SARATOGA SPRINGS – Outdoor dining, which gave restaurants a shot in the arm during the COVID-19 pandemic as a potentially safer environment, appears poised to be expanded under a plan by Commissioner of Accounts Dillon Moran.
Moran, whose term on the City Council began Jan. 1, is pushing a proposed local law that would make outdoor dining a permanent fixture for the next three years.
He said the proposal already has the backing of the majority of the City Council. Moran is expected to call for a pair of public hearings on the matter — on Feb. 15 and March 1 — during Tuesday’s City Council meeting.
Moran’s plan would also facilitate outdoor dining by prohibiting vehicle traffic on certain downtown streets with restaurants on weekends during the spring and summer.
The commissioner says giving restaurant owners an assurance the rules won’t change week to week would allow them to make the long-term decision of whether or not to invest in outdoor dining plans.
He said his proposal will eliminate a clause that prohibits restaurants from decorating outdoors. Moran said he doesn’t want the restaurants to build semi-permanent outdoor structures that would require approval from the city’s Design Review Commission.
“But I do want the seating and everything that they’ve been doing to date to be everything that they want it to be, and not just some ad-hoc, quick thing that they threw together,” he said.
Having observed that other communities closed downtown streets to facilitate outdoor dining during warmer weather, Moran said it was unacceptable that the Spa City hadn’t already done so.
Moran’s plan calls for closing a portion of Caroline Street to Maple Avenue, a portion of Phila Street to Putnam Street, and Henry Street from Caroline Street to Lake Avenue.
“When places like a Cohoes and Ballston Spa are already doing this for their businesses, it is unacceptable that Saratoga Springs had done nothing,” he said.
The previous council adopted a more piecemeal approach to allowing outdoor dining. During 2020, it approved and repeatedly extended outdoor dining on sidewalks and even in on-street parking spaces to help pull the city’s restaurants through the COVID-related restrictions on indoor dining.
The city began expanding outdoor dining on sidewalks in June 2020, when restaurants were emerging from nearly three months of not being allowed to offer indoor dining at all, as part of the state’s efforts to control the spread of COVID-19.
A governor’s executive order allowed indoor dining to resume at the time, with 50% capacity, to make sure people weren’t seated too closely together.
During 2021, the city allowed outdoor dining from March through November.
Moran said he talked with people about the idea while running for office. He said thousands of city residents were in agreement with expanding outdoor dining.
“We all have different levels of risk that we are willing to put ourselves into,” he said. “There are other folks who are well along in life, who have reached a point where they recognize the risks that COVID presents to them as an individual, and they choose not to have reentered our economy. Unfortunately, there’s a lot of those people.”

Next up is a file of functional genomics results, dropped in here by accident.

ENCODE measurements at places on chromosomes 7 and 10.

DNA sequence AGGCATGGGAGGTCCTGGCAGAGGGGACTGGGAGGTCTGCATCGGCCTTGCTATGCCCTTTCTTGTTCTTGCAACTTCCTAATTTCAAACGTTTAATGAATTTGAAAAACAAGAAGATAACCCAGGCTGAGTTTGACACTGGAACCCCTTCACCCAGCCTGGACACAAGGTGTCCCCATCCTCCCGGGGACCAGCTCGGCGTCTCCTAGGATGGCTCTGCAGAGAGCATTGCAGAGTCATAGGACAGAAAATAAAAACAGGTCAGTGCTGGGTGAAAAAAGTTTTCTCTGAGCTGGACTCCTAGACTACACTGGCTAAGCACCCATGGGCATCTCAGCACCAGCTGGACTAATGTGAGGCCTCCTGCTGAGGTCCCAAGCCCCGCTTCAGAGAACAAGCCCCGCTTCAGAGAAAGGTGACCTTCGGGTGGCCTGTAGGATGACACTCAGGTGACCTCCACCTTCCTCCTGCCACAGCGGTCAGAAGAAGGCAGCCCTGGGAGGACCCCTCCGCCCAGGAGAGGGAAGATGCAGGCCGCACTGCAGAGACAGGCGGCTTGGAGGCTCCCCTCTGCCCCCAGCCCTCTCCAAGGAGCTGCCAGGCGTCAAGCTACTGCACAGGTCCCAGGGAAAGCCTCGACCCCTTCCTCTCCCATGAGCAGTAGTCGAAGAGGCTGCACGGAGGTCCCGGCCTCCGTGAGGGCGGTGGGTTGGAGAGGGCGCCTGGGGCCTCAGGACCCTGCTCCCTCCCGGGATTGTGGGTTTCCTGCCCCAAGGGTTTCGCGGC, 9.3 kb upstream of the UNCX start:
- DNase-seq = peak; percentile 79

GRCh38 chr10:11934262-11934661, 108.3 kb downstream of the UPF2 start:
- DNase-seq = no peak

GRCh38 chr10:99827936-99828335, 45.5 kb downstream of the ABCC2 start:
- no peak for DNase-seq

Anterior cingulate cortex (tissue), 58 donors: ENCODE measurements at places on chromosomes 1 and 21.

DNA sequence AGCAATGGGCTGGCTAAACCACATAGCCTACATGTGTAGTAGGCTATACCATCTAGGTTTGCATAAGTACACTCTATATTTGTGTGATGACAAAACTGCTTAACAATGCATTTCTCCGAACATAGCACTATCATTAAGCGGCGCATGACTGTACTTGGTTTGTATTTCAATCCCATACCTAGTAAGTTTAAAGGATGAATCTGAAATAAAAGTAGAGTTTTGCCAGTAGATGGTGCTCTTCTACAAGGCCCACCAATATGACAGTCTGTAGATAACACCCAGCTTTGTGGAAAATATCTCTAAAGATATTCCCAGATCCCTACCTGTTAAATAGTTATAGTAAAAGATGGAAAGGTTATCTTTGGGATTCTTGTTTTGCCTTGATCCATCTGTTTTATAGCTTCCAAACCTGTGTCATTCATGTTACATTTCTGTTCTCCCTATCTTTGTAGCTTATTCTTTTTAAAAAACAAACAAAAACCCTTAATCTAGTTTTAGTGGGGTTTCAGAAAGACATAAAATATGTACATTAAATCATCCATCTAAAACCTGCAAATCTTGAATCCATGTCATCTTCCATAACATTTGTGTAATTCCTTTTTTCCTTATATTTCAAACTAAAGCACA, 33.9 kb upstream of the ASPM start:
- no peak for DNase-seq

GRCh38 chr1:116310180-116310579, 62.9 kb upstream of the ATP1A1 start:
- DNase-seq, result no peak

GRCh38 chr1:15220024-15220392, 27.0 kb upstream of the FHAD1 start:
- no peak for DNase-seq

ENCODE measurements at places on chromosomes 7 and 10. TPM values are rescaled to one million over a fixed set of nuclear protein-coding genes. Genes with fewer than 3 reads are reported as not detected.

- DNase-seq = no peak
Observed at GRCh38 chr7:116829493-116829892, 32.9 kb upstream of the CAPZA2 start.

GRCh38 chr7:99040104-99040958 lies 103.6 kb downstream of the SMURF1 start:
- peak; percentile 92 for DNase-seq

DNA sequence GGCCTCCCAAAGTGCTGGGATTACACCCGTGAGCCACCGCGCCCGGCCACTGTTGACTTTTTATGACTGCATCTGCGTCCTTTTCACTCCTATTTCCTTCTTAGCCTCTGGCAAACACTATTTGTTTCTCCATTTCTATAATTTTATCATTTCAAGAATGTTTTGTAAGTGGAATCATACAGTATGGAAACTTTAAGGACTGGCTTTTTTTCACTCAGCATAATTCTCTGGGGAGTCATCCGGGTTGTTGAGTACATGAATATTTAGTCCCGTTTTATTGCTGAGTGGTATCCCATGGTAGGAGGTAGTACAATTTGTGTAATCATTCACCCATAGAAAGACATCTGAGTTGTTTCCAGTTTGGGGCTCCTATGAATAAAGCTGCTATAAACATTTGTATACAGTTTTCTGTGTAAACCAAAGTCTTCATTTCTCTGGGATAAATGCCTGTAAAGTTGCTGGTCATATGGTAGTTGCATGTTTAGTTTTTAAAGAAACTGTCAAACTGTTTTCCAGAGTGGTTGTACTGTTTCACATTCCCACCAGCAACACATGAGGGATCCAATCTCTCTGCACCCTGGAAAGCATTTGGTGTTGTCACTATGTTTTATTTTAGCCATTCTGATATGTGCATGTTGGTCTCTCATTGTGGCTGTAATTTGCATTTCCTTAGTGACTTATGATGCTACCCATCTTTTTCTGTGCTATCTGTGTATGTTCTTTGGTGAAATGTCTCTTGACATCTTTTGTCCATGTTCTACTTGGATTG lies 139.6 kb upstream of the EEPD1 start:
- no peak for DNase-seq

Meanwhile, it wasn’t uncommon to drive down Broadway last summer and see sidewalks filled with maskless pedestrians.
Moran said it’s both “morally and ethically appropriate” to help out local restaurants that have been impacted by the pandemic.
“If you take equine sports out of the mix, we’re known because of our small businesses and the quaintness and the uniqueness of our restaurants and boutiques,” Moran said Monday. “It is who we are.”
On top of that, the restaurants are locally owned, he said.
“It’s not Olive Garden,” he said. “It’s not P.F. Chang’s. The money that’s made by these businesses doesn’t get shipped someplace [outside the area.] It stays in Saratoga Springs for the most part.”
Moran said the proposal won’t benefit his business as a minority owner of Druthers Brewing Co. on Broadway because it already has outdoor seating built into its business model.
Todd Shimkus, president of the Saratoga County Chamber of Commerce, said he’s in favor of the commissioner’s plan.
“The reality is those outdoor patios saved a number of restaurants over the last two years, particularly when they were limited in terms of how many people they could have inside,” Shimkus said.
The chamber official also noted that many restaurants have continued to spread out indoor seating, to provide their customers with an increased level of comfort.
“I think that sort of mentality is going to be with us for a while,” Shimkus said of social distancing. “So having outdoor options where people feel safe is really important going forward. And the more permanent, the better.”
But Shimkus cautioned Saratoga Springs officials in taking a one-size-fits-all approach to outdoor dining.
“The city needs to work with the neighbors on each street individually because they have different means and different abilities to service outdoor areas without conflicting with neighbors,” he said, noting that Caffe Lena, and a non-restaurant, Coles Woodwind on Phila Street, had legitimate challenges associated with outdoor dining in 2020.
Contact reporter Brian Lee at [email protected] or 518-419-9766.